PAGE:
I use a stopwatch to help avoid running the boiler dry. Measure the amount of water you put in the cold boiler. Heat up, and run motor for 5 minutes. Stop, drain and measure amount of water left. Water start-water left/5=ml of water used/minute. Figure out how much water you want to leave in boiler, then divide the rest of the water volumn by your ml/min to get your minutes of run time. Be aware that bench-derived minutes will be different from on-the-pond minutes. Running w/o pond water resistance on the prop or paddle will use up boiler water faster, so bench derived minutes-to-run are probably conservative.
Plan to leave 1/4" of water in the bottom of a simple, tubeless boiler. Plan to leave at least 1/8" over horizontal tubes in a horizontal boiler, don't worry about vertical tubes or horizontal tubes if they are in a vertical boiler. It'd be better to leave 1/4" over horizontal tubes, but a model boiler may be so small that you won't get much steaming time. You will just have to be more careful when running a horizontal boiler since you are leaving yourself less latitude for mistakes in timing.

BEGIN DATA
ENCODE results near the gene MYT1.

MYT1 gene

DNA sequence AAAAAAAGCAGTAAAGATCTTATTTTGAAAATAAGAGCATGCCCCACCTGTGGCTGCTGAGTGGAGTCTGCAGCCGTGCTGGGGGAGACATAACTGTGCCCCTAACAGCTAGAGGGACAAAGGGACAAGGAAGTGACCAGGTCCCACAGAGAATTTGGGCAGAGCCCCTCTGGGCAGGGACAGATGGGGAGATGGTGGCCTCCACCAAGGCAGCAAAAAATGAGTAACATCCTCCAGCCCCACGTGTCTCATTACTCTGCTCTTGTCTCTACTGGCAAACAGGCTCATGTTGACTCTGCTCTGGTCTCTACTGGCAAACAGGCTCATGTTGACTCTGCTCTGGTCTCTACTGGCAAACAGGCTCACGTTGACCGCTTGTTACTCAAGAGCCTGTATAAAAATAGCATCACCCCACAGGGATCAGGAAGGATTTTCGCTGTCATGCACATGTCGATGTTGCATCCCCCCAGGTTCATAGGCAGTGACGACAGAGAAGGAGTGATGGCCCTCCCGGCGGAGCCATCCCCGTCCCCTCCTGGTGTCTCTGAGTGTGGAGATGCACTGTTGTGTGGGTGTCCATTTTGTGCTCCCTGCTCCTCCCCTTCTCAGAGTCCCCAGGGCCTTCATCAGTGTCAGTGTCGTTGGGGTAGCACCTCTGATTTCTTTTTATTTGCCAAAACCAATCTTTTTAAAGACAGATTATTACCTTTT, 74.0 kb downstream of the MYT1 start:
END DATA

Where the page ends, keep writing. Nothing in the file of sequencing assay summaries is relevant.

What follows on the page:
By shutting off the fire before all the water has evaporated, you will protect your soldered joints from melting. A silver-soldered boiler is more resistant to dry-boiler damage than a lead-soldered boiler....but it's never good for any boiler to run dry, so don't push your luck. Be conservative (run for short times only) until you get a feel for actual boiler water usage. This will depend on what you are doing on the pond, the air temperature, how well you lubricated the machinery, and other factors. So, every pond run will be a little different to a lot different...all part of the steam operator experience you will gain if you pay attention to what's happening each cruise.
With gas fuel (propane or butane or a mix), you can make an rc gas cutoff. That way, if you find that the boat is in the middle of the pond when it's time to stop steaming to protect the boiler, you have a way to shut off the fire. You may need a rescue boat to retrieve your steamer in this case. The gas cutoff is a "braces and belt" recommendation; if you pay attention to your watch, you won't need it. See the Steam Tramp thread for details.
I agree with all Mogogear said. Controlling the fire allows you to run longer because you are not losing water due to the safety valve blowing. As he said, this is a problem for start/stop activities peculiar to tugboat ops. It's also a problem if you set the gas valve too high at the start of your cruise. The way I handle that one is to keep the first cruise of the day close to me so I can bring her in and turn down the fire (or turn it up) if I guessed wrong about steam production rates needed for the day.